According to the latest and most important meta-analyzes, fasting is a very useful tool in nutrition. Under this premise appear dietary strategies such as intermittent fasting . Let’s see what it is and what science says about it.
Fasting has scientific endorsement
The myth that it is healthier to eat five times a day is widespread. This is based on a misconception that not starving is healthier, since it does not force the body to "save reserves". However, nothing supports this concept. Quite the contrary. A recent meta-analysis , which analyzes much of the scientific literature published on the subject to date, indicated that the number of intakes has no benefit.
However, cutting back on meals and allowing several hours between meals (in other words, fasting) does. This review looks at various fasting systems and the evidence that supports them. His conclusions are that temporary caloric restriction helps reduce risk factors for various diseases , including metabolic syndrome, cardiovascular disease, cancer, and even neurodegenerative diseases.
Other studies also suggest that reducing the time of intake, and spacing between meals, helps reduce body fat , increase the amount of lean mass (muscle), reduce metabolic age and even help neuroplasticity . All these results are consistent with the conclusions of the meta-analysis that we mentioned, although this one focuses more on vascular and metabolic diseases in adults. Despite the growing body of information on fasting, almost all studies agree that more information is needed.
Many of the metabolic mechanisms are not yet known, although their relationship has been proven. Although there is increasing clinical information, many studies are still based solely on studies with animal models . All these reasons, although they do not undermine the existing evidence, are an indication that it is necessary to continue to better understand fasting and the reasons for its benefits, at a physiological level.
How does intermittent fasting work?
Based on the evidence on fasting, some experts in nutrition and sports preparation design strategies to take advantage of its benefits. Intermittent fasting, or Intermittent Fasting (IF), consists of alternating periods without eating with periods of ingestion at specific times. The best known are fasting 16/8, 24 and 48, but they are not the only ones.
These figures refer to the time between intakes. Thus, the 16/8 fast consists of fasting periods of 16 hours, followed by periods in which we can eat normally for eight hours. If, for example, we have the first meal at 2:00 p.m., we can eat until 10:00 p.m., for 8 hours. Thereafter, we would fast until 2:00 p.m. the next day, 16 hours later. You can eat normally and as many times as you want during these eight hours of intake, although this increases the risk of eating more calories than we would eat in a single meal.
It is necessary to clarify that the intake period is not synonymous with having carte blanche to eat anything and in any way . If we want to lose weight, we will have to maintain a hypocaloric diet. This must be well structured nutritionally speaking, to avoid malnutrition problems. The ideal is to base our diet on healthy foods and not on ultra-processed products, which contain poor nutritional value.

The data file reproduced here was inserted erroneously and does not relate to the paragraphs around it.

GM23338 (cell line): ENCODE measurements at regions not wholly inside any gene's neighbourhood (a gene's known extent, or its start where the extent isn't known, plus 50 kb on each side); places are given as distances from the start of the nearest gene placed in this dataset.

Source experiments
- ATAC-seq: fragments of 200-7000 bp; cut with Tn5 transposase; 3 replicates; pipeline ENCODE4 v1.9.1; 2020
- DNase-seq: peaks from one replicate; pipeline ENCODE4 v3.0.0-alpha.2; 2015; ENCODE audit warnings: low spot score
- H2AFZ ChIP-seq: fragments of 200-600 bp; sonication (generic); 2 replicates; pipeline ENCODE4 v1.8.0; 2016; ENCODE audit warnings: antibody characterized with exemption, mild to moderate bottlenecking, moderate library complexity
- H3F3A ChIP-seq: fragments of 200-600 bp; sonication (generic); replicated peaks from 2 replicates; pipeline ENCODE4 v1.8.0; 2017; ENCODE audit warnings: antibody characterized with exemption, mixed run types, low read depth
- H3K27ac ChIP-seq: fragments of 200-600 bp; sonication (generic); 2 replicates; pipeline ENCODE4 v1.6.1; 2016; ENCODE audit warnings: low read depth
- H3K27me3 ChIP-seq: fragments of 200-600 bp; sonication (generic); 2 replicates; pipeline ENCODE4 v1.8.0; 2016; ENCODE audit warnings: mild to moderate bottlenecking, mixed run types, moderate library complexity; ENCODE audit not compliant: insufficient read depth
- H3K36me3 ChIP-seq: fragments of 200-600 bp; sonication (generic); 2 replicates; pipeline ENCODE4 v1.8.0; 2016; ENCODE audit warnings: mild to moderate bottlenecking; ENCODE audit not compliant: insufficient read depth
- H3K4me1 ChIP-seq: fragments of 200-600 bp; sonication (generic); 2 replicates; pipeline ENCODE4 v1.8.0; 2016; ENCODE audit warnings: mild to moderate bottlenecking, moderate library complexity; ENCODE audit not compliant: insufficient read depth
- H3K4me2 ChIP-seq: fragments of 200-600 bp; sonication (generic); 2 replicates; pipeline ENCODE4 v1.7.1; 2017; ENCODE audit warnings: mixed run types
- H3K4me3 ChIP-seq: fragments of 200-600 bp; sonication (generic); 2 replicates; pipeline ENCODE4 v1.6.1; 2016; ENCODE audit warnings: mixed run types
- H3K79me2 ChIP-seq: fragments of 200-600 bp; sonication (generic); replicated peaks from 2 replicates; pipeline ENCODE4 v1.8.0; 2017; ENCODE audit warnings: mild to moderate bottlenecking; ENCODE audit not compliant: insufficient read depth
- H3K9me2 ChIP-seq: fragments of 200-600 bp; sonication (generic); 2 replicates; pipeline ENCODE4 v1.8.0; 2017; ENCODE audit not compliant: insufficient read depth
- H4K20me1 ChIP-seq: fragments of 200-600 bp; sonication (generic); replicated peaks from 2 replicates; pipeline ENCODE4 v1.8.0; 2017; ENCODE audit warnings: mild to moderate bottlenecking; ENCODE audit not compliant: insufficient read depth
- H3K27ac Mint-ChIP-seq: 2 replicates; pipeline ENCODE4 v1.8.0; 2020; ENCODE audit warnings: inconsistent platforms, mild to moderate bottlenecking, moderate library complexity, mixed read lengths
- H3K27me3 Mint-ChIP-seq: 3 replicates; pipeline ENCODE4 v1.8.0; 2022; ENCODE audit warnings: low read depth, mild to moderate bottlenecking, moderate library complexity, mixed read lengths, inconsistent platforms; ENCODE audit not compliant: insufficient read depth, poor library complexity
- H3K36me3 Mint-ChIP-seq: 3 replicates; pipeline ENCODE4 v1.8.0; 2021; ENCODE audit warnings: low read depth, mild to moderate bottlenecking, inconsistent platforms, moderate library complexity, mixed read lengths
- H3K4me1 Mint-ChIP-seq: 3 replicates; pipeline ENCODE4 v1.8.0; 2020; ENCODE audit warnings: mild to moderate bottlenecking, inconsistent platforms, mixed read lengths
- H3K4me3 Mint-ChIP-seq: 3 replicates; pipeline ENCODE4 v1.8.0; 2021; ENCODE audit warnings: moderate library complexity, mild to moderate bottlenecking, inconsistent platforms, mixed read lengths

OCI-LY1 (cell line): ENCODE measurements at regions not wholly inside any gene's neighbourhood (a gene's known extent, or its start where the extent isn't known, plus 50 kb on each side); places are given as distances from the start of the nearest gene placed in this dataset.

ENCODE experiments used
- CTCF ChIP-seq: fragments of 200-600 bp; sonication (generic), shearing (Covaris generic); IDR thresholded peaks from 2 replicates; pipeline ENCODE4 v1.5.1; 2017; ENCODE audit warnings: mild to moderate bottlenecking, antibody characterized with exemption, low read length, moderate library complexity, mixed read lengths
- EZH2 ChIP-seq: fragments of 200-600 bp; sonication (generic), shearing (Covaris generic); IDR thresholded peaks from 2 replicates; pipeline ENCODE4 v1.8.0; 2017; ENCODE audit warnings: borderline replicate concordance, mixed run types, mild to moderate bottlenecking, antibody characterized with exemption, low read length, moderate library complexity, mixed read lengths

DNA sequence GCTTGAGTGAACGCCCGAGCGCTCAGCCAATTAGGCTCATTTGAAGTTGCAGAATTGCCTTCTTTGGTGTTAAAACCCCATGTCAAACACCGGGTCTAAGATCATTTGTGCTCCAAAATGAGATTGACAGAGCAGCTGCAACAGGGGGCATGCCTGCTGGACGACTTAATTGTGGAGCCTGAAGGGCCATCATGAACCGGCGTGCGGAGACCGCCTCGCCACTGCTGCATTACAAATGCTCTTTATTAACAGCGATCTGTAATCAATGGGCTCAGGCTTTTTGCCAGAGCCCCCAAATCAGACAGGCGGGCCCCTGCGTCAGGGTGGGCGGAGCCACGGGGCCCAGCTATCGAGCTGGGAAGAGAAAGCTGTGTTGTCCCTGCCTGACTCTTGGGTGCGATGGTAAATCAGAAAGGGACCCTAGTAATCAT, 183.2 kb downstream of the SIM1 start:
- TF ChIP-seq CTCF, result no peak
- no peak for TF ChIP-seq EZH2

For daily fasts, the strategy is to eat for 24 hours, fast for another 24 , and so on. In short, according to the results of the meta-analysis we mentioned, the important thing is to consume almost the entire diet in a short period of the day, between 4 and 12 hours. It is not necessary to reduce the amount of calories we eat, although it is essential to eat healthy, of course.
This means fasting for 12 or 20 hours in a row , which is the period analyzed that represents the most benefits, according to studies. For example, we could eat for 12 hours and fast for another 12 by bringing dinner earlier and delaying breakfast. Researchers conclude that stopping eating between these 12 and 20 hours can help improve body weight, fat and muscle composition, as well as reduce several processes associated with the disease.
The importance of the circadian rhythm
When we speak of "intermittent fasting" it seems that we are unintentionally pigeonholing this strategy as just another dietary fad. However, the truth is that there is another useful interpretation of its validity. This is related to our circadian rhythm. The circadian rhythm is that kind of internal clock that controls your biological rhythm.
Circadian rhythms control our metabolism through the secretion of melatonin and a cascade of physiological signals. In turn, these rhythms are controlled by light, mainly, although other factors also influence, such as diet. Evolutionarily speaking, the human being has not had availability to eat at all hours until relatively recently.
Our circadian rhythms, in a way, are conditioned by ancient hunting and gathering patterns (or the other way around, probably). The point is that, today, these rhythms are better adapted to a dietary pattern of intermittent fasting, in which you only eat once or twice a day , with a long period of no intake, of activity, than to be eating all day.
This is one more reason why fasting fits into a healthy lifestyle habit. Does this mean that you have to fast? Of course not. The important thing, as any nutrition expert recommends today, is to maintain a series of healthy habits that consider a healthier diet, physical activity and moderation.
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